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Blog: “Having an inclusive environment can be the difference”

This week Women and Girls in Golf Week is back (1 – 8 August). In its fifth year, the England Golf online campaign continues to promote female participation at all levels and challenge negative perceptions about the game. We’re proud to support this campaign and show golf as an inclusive game for all women, including disabled women and girls. Last year we heard from Ellie about how golf built up her confidence. We catch up with her in this latest blog to ask what changes need to happen to enable more disabled women and girls to be more active.

Ellie on golf course with club in hand smiling to camera

Tell us a bit about yourself

Hi, I’m Ellie and I have been playing golf for about five years. Playing golf has given me so many benefits, I absolutely love being outside now. Being out in the open, and with nature, can really help me if I’m struggling with day-to-day life, or if I have had a hard day.

I have Achondroplasia- dwarfism, which restricts what activities I am able to do due to having short limbs. And I’ve also from having a big operation on my spine. This means I need someone to support me with walking long distances and I always need a buggy when playing golf.

I’m based at Hagley Golf Club and I play there around 1-2 times a week. I also recently joined the DGA (Disabled Golf Association) and I haven’t looked back since. Everyone is so welcoming and kind and accepts you for you.

Why is having an inclusive and positive experience so important to you to remain active?

Playing golf has really helped my social side. I have made some great friends throughout the golfing community. They are always there to support my journey and support me when I might have had a bad day out on the course. Being around people I get on with and being out in the fresh air really helps my mental health.

Having inclusive and positive experiences through golf has played an important role in me remaining active. Having an inclusive environment can be the difference between someone giving the sport up or never trying it out. This is why fairness in sport and activity means everything to me. I have noticed a big improvement in this over the last few years but there is still a lot of work to be done. My thoughts are; just because you have a disability should not mean that you can be taken advantage of. Communities should accept you for you not because you have something different about you.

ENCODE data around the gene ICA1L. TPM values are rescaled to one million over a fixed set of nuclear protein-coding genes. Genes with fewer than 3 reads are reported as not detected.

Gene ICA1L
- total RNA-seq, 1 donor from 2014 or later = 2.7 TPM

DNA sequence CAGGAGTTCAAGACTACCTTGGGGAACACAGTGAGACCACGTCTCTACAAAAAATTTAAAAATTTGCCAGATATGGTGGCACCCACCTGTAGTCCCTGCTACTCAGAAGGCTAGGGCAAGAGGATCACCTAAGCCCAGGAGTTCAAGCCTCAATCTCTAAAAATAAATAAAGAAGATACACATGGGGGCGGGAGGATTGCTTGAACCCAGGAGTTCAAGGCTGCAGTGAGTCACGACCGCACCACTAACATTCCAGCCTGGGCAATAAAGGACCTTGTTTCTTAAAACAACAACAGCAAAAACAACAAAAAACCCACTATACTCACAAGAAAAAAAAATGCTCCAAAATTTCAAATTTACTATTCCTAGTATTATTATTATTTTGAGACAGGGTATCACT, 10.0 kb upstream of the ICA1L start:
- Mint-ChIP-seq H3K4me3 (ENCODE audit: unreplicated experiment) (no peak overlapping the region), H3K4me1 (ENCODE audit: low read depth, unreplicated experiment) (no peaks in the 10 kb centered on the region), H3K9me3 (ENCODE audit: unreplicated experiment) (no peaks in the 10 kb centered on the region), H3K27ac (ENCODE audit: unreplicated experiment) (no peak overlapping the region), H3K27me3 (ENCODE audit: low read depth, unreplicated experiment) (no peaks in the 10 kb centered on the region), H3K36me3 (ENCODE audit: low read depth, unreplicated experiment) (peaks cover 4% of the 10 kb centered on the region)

What changes would you like to see to enable you, and more disabled women and girls, to be more active?

The changes I would like to see to enable more disabled women and girls to be more active is, for society to be more accepting. Places need to be more accessible in order for disabled people to give sport a go.

I have actually been running taster sessions for the Dwarf Sports Association UK at my home club, where people who have short stature can come and give golf a go. The feedback I have received has been brilliant! I see people walking away from my sessions with a smile on their faces, which to me is all you can ask for. Knowing that they have enjoyed themselves and have had a good time is all I’ve ever wanted to offer to people - we need more of that. 

Go to Women and Girls Golf Week campaign page on England Golf's website for full details on how to share stories, get involved and watch this year’s promotional video.